Published in: Credit Cards | Aug. 27, 2019

Could Canceling Credit Cards Hurt Your Credit Score?

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The quick answer: In some cases, yes.


hip, bespectacled young man looking straight at you while brandishing a small white card

Image source: Getty Images

If you have a credit card you rarely use, or one that’s charging you a costly annual fee, you may be inclined to cancel it. After all, the more credit cards you have in your name, the greater the temptation to overspend, and the greater your chances of having one of those cards wind up in the wrong person’s hands. But before you rush to cancel a credit card, realize that doing so could impact your credit score for the worse. 

How credit scores are calculated

To understand the impact of canceling a credit card on your credit score, you’ll need to understand how that number is derived. There are five factors that go into calculating your credit score:

  1. Payment history
  2. Credit utilization
  3. Length of credit history
  4. New accounts
  5. Credit mix


Of these factors, your payment history carries the most weight in determining your score, followed by credit utilization and then the length of your credit history. New accounts and your credit mix (having a mix of loans, credit cards, mortgages etc.) carry the least weight.

Canceling a credit card, meanwhile, can impact two of the items above: credit utilization and length of credit history.

Your credit utilization is a measure of your debt against your available credit, and ideally, it should be kept at 30% or less. If your utilization exceeds that threshold, your score could take a hit. Therefore, if you have a total line of credit worth $10,000, you should make it a point to never carry more than $3,000 in balances at once.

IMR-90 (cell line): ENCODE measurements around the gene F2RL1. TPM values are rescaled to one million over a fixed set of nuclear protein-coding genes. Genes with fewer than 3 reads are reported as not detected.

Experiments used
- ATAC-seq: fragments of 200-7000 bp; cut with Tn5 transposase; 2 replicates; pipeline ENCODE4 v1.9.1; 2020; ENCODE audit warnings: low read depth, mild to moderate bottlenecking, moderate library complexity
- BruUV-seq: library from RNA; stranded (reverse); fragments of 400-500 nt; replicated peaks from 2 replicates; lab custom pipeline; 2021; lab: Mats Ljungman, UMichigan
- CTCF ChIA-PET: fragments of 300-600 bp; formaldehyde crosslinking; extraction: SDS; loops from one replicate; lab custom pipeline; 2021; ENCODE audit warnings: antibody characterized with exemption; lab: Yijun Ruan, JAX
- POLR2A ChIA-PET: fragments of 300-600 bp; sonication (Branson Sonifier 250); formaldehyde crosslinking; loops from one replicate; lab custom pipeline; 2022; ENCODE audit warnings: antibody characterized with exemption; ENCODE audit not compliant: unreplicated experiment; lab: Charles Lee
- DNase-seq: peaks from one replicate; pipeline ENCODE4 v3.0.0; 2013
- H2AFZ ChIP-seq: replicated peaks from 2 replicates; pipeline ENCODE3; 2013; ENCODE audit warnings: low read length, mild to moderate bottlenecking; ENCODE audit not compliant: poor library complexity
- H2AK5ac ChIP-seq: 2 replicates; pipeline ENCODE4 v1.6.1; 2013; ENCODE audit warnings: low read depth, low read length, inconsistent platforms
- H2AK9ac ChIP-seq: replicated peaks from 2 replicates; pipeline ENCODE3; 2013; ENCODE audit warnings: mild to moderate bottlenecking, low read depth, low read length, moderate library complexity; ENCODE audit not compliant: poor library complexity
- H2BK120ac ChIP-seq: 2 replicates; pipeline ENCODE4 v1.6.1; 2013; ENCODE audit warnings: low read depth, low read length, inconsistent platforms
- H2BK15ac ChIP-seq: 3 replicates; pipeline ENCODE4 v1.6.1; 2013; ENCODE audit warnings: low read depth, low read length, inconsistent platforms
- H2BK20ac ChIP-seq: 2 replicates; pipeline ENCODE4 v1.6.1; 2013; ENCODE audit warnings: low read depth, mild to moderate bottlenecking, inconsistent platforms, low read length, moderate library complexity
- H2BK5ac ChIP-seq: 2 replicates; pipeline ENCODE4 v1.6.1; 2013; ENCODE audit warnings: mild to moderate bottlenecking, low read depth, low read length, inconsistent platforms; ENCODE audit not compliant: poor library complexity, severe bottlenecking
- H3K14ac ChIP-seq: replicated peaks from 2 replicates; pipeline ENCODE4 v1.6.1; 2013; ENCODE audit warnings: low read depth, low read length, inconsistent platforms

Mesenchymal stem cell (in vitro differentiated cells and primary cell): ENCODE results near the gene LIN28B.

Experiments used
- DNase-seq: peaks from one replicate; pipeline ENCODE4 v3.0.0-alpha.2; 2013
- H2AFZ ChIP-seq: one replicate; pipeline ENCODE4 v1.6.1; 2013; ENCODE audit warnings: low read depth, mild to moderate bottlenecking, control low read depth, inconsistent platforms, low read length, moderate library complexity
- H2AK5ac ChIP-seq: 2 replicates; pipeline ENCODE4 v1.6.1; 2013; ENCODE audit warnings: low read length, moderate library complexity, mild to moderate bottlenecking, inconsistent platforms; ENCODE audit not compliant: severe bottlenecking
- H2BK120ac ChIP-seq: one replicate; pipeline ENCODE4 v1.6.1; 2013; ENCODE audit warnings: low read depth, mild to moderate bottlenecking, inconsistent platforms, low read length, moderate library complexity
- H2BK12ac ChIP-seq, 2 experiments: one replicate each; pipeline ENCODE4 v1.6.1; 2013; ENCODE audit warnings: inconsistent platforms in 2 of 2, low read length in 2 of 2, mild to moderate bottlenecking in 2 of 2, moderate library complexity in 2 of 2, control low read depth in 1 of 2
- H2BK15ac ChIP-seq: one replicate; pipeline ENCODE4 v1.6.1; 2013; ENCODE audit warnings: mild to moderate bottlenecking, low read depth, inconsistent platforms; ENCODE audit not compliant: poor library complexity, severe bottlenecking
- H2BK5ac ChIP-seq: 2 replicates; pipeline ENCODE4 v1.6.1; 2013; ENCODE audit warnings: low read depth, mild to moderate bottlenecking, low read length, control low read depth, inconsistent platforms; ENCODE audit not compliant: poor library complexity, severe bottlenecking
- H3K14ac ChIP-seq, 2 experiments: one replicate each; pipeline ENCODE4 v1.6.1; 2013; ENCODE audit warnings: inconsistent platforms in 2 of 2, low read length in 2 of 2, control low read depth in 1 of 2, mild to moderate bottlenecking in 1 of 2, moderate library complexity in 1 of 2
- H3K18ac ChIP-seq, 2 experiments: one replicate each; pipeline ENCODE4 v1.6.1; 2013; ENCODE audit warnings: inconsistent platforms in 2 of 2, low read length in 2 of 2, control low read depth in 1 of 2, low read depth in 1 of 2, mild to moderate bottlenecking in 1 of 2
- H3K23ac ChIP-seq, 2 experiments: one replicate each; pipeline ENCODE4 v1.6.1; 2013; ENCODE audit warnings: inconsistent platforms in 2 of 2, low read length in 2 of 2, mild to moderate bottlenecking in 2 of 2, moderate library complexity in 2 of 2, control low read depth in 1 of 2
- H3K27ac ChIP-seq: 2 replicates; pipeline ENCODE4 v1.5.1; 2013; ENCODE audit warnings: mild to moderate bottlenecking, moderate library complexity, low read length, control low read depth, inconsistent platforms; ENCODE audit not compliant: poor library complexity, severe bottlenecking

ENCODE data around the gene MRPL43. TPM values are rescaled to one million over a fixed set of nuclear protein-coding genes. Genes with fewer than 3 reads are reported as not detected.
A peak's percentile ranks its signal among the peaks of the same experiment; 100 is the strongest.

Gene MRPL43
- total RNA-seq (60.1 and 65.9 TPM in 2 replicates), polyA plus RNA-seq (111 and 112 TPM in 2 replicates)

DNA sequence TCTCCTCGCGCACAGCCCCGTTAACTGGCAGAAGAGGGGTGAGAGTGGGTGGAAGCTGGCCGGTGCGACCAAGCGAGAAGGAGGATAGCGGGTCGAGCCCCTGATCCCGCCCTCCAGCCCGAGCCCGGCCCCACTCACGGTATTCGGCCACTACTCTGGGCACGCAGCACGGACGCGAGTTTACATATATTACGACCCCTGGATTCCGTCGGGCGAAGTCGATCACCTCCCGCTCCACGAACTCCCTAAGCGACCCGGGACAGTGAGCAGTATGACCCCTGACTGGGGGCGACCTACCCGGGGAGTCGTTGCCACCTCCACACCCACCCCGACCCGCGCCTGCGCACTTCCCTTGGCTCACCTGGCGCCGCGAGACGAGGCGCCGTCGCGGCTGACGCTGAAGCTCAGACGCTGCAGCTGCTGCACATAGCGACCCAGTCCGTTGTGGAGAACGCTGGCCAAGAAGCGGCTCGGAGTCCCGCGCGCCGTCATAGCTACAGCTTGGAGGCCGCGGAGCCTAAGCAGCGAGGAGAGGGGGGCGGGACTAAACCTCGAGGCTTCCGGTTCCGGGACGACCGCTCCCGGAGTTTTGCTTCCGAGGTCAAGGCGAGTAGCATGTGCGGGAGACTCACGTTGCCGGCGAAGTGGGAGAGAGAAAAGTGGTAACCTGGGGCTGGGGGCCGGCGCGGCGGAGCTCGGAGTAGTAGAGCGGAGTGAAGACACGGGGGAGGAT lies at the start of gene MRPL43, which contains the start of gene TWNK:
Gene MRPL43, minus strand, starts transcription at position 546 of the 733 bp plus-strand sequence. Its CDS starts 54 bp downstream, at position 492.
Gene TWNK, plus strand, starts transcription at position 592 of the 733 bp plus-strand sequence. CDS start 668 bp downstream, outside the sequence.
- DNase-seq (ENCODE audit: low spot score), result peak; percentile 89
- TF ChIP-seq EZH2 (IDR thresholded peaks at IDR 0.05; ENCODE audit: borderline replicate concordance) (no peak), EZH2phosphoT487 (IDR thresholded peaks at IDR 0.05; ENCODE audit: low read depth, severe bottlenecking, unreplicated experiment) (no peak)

Here's where canceling a credit card comes in: Let's say you have a $2,500 credit card balance, but you also have a total credit limit of $10,000. That means you're at 25% utilization -- good stuff. But if you cancel a credit card with a $4,000 limit, and you're left with only a $6,000 limit, suddenly, your $2,500 balance is far more problematic, since it puts you at more than 40% utilization. 

Canceling a credit card could also impact your length of credit history. If it's a newer card, it's not as problematic, but if it's an older card that you've had for years, getting rid of it will leave a less long-standing account on your record, which could, in turn, hurt your credit score.

Think before canceling a credit card

If you don’t have a pressing reason to cancel a credit card, then it often pays to hold onto it in order to preserve your credit score. This especially holds true if the card in question doesn’t charge an annual fee

If you’re worried that having that card on hand will tempt you to overspend, lock it away in a home safe, or another secure location, and don’t store its information on any of your favorite retail sites. 

Remember, too, that having a larger line of credit isn’t just good for your credit score; it also buys you more flexibility to charge expenses when they pop up out of the blue. And although tapping into your savings account is a much better way to pay for financial emergencies, retaining a rarely used credit card might give you added protection.

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